I’ve found myself dipping back into the feelings generated by that day many times – savouring what success felt like, but also recalling the tougher side to leadership, taking risks on selecting the team, having hard conversations with those who didn’t make it into the line up, and how vulnerable I felt trying to motivate the team when we were in a losing position– followed by how sweet it was when we were, for one moment, truly number 1 – undeniably successful in our small corner of the world.


This experience has served me well over the years, and influenced me greatly in my actions when managing teams and making decisions.  I’m still not the best, whatever that looks like – but I can continue to be successful if I build on my strengths and experience going forward.

I’d love to hear comments and feedback on the definition of success!  Comment on the blog or on twitter @eyesup2014.

Eyes Up #3 – Life is like a box of chocolates…..



If you’ve seen the movie Forrest Gump, you’ll smile as you remember the line “My Momma always said, Life was like a box of chocolates. You never know what you’re gonna get.”

As a control freak, my advice would be “look at the inside of the lid Forrest, you’ll see exactly what you’re getting, no surprises”.  My rational side says don’t take the risk, do your research, consider your choice, look for your favourite first, and so on.

But this approach, whilst “safe”, misses the mark – unless you have a serious food allergy, ANY chocolate is a fabulous treat – and there is the chance you may be surprised by trying something new and finding you really love it.

At some time in our lives, it seems most of us stop taking risks and stick to what we know and are comfortable with.  Of course, I’ve encouraged my kids to “try things” when I’ve considered it appropriate – try this fish, or a different vegetable, a new sport or a new musical instrument; their privileged upbringing allows them many opportunities.  It’s easy to discuss how stepping outside our comfort zone – just a little – has benefits at home and work.  But what happens when life serves up things we didn’t plan for and can’t control?  Serious illness, accidents, redundancies, relationship breakdowns, financial problems.  These things have not been packaged up and delivered with a bow from Cadbury online; they happen to ordinary people we all know each and every day, often out of the blue.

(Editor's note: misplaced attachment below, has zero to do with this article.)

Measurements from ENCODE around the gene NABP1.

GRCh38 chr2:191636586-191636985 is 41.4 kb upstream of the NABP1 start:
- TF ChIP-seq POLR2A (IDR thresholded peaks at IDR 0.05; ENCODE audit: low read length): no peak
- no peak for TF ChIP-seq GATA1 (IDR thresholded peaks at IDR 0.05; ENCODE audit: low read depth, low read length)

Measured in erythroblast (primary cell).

This is the point where I think Momma Gump has it right.  Life is unpredictable; you can plan and try to control what you can, but as Forrest’s story shows, eventually amazing things can happen as a result of even tragic events.  In my case, the movie wasn’t enough – when crisis hit me hard I needed several well qualified medical practitioners, some medication and some very good friends to get my mind to realise the glass is ALWAYS half full.  But once that realisation really hit home, it has become incredibly powerful in all areas of my life.

Growing up in England I was hardly a water baby – once living in Sydney, I was at best suspicious of the surf – by no means comfortable in the water.  But my newly liberated, post medicated self was persuaded a few years ago to take up the challenge to try surfing.  Totally ridiculous you might think – but that first day getting pounded in the white water unleashed a previously hidden surf chick, and struggling bruised (and bleeding!) from the shallows that first day I had unexpectedly found a new passion.